Boarding School and Collective Trauma

Let me preface this by saying I hated my boarding experience in high school. I do not have fond memories, don’t even care to be part of that school and quite frankly I told my mum after the fact that they should have transferred me when I asked in Form 1.

Anyway, recently, there was a conversation on twitter about the trauma of boarding schools that started by someone tweeting a memory of not being visited.

And it morphed into an interesting “conversation” and what became abundantly clear is that we have collective trauma and have chosen to deal with it in different ways.

My friend Dot often says that we (Kenyans) believe we don’t deserve good things, we lack the imagination that life could be better (is this trauma from the Moi era passed down generations?). And this is what I deduced from those who believe that it was what was (is) expected from Boarding Schools, that we are “whiners” and that they are “okay”, that we should all be “okay”. But are you really okay bro? sis?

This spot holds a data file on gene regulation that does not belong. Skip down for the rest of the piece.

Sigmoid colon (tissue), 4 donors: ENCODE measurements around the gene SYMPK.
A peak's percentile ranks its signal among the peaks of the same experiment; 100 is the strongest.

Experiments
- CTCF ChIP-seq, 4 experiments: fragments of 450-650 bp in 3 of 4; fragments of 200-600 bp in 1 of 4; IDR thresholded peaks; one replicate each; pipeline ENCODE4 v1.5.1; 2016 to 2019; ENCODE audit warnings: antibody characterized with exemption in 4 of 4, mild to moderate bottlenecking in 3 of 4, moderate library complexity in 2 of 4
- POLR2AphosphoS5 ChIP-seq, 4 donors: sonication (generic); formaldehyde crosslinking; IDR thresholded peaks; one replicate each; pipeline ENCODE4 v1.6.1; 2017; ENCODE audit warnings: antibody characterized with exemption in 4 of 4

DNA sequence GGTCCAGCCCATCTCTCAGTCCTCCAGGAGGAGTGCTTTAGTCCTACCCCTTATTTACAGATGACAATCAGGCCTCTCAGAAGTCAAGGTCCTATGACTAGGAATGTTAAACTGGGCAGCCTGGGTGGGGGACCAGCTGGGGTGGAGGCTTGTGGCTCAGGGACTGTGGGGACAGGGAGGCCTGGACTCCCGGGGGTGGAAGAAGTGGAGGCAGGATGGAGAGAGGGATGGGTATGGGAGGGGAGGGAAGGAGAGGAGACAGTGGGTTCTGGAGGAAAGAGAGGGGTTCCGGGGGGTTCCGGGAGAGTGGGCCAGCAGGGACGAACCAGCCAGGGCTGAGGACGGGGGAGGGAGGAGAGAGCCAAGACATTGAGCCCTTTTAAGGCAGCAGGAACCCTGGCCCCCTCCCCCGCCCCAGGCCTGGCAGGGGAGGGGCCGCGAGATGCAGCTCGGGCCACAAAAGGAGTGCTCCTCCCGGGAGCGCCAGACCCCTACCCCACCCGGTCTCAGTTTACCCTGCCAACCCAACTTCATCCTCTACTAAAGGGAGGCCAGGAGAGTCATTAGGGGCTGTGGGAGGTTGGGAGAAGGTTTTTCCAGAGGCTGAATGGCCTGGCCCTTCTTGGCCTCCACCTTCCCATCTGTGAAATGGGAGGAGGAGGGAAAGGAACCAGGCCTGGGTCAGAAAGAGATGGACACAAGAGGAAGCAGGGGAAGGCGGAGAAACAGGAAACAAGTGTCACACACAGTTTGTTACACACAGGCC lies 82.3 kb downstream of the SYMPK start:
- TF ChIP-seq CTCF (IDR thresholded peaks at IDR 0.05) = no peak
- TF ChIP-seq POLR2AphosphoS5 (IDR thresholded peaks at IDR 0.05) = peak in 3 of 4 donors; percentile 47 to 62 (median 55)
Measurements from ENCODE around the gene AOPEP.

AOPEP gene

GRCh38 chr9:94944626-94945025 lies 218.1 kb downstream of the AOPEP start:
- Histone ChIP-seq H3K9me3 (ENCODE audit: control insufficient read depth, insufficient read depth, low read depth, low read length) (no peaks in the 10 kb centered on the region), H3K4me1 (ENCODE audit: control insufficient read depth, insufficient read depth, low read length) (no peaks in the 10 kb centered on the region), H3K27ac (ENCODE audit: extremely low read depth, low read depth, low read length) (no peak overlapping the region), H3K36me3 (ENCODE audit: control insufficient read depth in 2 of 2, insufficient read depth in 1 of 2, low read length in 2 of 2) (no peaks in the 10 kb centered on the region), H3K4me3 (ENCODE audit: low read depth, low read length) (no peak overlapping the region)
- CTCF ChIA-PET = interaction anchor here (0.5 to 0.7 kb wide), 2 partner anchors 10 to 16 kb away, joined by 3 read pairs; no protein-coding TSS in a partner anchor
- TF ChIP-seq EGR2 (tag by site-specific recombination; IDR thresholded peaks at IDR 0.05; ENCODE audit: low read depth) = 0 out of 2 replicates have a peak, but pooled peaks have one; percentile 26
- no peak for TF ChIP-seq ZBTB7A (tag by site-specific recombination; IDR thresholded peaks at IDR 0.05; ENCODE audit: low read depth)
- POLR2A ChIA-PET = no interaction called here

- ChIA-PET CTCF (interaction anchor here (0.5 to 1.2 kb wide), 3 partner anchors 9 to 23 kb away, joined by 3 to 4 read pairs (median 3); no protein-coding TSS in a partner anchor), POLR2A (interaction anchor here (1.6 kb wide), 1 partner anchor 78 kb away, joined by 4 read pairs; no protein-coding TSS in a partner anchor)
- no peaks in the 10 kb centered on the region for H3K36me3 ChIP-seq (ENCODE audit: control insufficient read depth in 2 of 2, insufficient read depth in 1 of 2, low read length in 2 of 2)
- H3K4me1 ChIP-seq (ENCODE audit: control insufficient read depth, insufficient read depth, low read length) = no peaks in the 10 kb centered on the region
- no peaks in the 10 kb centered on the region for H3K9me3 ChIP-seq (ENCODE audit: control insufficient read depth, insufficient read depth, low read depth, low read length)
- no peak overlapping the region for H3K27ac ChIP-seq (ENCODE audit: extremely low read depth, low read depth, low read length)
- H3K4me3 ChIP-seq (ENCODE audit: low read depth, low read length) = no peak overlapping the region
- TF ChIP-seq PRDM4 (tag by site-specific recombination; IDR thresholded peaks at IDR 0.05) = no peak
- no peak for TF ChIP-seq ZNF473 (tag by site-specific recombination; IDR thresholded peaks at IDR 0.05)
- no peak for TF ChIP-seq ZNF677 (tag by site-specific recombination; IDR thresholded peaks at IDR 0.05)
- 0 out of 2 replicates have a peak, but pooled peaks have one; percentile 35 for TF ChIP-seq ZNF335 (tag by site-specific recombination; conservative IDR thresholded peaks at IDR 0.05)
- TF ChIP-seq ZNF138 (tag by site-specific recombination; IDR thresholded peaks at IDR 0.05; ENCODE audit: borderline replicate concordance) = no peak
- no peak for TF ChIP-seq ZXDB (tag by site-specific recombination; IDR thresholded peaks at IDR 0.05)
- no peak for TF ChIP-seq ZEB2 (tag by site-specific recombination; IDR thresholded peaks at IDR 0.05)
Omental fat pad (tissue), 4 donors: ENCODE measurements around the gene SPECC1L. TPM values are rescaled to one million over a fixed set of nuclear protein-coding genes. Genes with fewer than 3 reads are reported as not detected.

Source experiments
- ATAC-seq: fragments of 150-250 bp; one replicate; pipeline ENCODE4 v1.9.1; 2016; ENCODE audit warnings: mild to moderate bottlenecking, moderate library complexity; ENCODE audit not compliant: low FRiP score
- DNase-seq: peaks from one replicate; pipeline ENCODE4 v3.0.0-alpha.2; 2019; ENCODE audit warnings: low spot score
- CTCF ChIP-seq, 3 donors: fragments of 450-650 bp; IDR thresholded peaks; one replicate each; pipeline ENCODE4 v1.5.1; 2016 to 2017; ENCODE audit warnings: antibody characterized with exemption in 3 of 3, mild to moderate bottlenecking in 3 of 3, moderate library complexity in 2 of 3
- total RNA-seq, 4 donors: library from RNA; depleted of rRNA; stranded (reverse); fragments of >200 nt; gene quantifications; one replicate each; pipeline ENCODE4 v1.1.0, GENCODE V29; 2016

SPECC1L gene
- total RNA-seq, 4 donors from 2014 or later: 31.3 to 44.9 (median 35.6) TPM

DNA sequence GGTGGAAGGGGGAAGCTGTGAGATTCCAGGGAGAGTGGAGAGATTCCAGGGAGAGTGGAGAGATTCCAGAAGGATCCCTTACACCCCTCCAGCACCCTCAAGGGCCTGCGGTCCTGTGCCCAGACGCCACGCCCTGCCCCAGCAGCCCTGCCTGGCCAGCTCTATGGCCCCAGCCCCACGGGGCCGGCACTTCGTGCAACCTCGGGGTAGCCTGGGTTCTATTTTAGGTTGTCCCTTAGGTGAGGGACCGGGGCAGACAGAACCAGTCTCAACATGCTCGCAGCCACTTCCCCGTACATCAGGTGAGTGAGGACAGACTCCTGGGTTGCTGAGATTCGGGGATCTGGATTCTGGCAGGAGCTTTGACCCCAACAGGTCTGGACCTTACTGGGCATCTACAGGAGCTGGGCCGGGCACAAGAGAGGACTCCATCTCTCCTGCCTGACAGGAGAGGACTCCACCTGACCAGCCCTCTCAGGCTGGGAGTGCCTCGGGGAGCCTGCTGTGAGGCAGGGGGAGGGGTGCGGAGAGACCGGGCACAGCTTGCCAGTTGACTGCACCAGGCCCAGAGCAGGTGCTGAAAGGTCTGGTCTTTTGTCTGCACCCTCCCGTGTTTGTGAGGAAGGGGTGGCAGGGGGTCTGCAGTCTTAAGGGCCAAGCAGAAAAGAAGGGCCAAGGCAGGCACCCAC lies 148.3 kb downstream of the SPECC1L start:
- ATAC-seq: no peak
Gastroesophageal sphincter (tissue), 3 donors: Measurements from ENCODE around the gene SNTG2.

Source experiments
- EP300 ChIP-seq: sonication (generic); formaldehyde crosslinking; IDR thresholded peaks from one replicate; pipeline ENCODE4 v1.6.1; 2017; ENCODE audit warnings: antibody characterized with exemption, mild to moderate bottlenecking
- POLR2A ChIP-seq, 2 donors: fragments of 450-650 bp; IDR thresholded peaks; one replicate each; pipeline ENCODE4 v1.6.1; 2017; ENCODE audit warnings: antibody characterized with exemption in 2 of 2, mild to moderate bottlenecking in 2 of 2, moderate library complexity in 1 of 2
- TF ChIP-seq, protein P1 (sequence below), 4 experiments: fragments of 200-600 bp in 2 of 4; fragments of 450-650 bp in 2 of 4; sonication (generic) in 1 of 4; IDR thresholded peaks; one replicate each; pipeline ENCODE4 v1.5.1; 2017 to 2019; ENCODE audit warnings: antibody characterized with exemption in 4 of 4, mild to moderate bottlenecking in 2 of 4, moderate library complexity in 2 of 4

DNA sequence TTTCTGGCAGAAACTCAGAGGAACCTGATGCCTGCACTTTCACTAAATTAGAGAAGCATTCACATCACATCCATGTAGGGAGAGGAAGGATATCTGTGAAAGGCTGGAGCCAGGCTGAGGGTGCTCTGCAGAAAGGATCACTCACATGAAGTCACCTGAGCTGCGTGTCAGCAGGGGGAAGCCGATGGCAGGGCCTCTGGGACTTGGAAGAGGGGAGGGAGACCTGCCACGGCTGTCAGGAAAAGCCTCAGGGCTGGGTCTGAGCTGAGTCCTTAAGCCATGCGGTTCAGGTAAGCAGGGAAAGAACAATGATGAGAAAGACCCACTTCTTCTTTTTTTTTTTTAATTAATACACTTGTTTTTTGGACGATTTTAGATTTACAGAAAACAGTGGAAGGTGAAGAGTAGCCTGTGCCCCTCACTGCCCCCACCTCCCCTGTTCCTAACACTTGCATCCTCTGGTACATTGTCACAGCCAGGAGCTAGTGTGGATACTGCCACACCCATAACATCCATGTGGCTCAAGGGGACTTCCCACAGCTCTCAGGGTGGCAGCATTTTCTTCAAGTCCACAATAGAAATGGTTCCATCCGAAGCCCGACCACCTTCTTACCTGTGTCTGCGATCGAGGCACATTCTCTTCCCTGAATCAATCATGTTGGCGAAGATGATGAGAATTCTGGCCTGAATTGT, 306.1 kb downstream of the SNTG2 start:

While twitter is not the place to expect a nuanced conversation, it still confuses me slightly that many do not hold space for people with differing experiences. As if them describing their experiences negates others’ experiences.

Suffering is not the price you pay for being alive. Suffering does not a life make. Suffering does not give your life purpose. Furthermore, just because one suffered and believe they turned out alright doesn’t mean the outcome was the same for everyone else. And let me reiterate, people are justified to feel the way they do about their experiences. So yes, you feel you are okay and those for whom it was traumatic? That’s valid too.

Frankly, I believe that people who want to seem nonchalant about the boarding school experience fall in to a couple of categories (this is not comprehensive):

  • They actually are okay.
  • Have never spent time thinking about the experience, an unexamined life and whatnot.
  • Others parrot what those around them say, latching onto the false idea that their experiences must be the same.
  • Some have thought about it but would rather stick their head in the sand than admit they carry trauma.
  • Do not want to admit that their parents did wrong by them and would rather ignore any evidence to the fact.

We cannot heal from trauma if we refuse to admit that we are traumatised, and in this case, collectively traumatised. I’m not even sure we can effect the change needed if we continue as we Kenyans do – accepting and moving on.

Think of every thing that has happened, outside even of personal experience, in boarding schools in this country. How can you normalise that surely?


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